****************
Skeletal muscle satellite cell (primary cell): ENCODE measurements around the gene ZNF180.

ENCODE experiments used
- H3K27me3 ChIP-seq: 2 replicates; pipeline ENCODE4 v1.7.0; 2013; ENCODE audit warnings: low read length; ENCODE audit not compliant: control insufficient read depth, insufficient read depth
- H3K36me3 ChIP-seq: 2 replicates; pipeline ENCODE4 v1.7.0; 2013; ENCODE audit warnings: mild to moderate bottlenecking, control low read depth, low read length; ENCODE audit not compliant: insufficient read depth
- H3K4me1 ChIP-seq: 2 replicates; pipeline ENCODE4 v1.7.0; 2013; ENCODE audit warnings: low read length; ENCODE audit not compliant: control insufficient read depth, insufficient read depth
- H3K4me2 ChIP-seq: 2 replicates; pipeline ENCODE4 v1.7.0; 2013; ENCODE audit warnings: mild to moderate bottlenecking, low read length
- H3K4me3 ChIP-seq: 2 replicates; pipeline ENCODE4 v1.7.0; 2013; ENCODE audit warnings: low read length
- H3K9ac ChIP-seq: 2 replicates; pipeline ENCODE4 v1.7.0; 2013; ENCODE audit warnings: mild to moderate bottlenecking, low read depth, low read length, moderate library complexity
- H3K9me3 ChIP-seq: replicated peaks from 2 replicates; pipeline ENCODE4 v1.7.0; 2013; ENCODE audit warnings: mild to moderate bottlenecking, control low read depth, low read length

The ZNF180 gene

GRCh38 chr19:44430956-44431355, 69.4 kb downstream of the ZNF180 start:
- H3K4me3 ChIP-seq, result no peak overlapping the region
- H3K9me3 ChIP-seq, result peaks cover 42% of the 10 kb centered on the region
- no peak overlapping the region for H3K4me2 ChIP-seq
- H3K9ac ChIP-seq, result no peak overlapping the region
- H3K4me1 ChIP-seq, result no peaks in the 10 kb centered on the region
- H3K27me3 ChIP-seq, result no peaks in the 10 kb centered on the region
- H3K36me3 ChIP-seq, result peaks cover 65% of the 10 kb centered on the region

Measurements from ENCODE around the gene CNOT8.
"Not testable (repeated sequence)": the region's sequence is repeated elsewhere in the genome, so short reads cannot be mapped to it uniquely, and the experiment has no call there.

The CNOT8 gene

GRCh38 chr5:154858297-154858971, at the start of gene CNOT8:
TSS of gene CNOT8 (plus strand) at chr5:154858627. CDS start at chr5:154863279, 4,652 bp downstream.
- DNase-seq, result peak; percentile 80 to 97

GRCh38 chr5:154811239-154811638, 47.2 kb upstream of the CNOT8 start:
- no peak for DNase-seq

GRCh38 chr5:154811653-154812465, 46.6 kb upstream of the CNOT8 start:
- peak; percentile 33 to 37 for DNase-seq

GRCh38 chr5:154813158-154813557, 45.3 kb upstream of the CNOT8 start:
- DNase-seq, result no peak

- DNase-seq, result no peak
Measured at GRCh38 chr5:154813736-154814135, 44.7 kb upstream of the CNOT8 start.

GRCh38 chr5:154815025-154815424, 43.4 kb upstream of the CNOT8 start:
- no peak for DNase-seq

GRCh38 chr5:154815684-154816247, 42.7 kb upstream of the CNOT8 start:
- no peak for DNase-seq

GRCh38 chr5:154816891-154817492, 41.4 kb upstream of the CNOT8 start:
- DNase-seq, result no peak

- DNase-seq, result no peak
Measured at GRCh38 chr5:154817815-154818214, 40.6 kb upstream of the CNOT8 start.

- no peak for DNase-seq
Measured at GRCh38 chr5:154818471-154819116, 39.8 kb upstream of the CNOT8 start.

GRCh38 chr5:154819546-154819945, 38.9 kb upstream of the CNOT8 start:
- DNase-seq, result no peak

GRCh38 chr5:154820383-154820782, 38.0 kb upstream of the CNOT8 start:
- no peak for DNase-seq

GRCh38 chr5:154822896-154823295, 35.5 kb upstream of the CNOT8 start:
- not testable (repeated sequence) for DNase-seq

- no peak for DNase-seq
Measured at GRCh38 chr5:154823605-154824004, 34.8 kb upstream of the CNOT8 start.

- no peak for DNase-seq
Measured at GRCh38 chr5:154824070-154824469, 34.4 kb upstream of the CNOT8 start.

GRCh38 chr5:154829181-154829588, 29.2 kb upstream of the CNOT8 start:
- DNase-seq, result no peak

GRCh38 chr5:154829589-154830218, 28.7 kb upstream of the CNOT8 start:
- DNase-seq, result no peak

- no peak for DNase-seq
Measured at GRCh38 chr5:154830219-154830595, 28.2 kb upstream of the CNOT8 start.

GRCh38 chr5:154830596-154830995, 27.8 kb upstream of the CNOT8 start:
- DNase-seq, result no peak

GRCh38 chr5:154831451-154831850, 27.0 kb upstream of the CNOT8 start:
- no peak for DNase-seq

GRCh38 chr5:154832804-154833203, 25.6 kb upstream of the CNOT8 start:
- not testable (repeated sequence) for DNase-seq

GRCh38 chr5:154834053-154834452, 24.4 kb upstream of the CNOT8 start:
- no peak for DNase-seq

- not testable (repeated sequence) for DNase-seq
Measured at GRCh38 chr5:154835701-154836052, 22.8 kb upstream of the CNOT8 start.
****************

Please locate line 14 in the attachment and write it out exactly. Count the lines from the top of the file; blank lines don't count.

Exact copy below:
- no peak overlapping the region for H3K4me2 ChIP-seq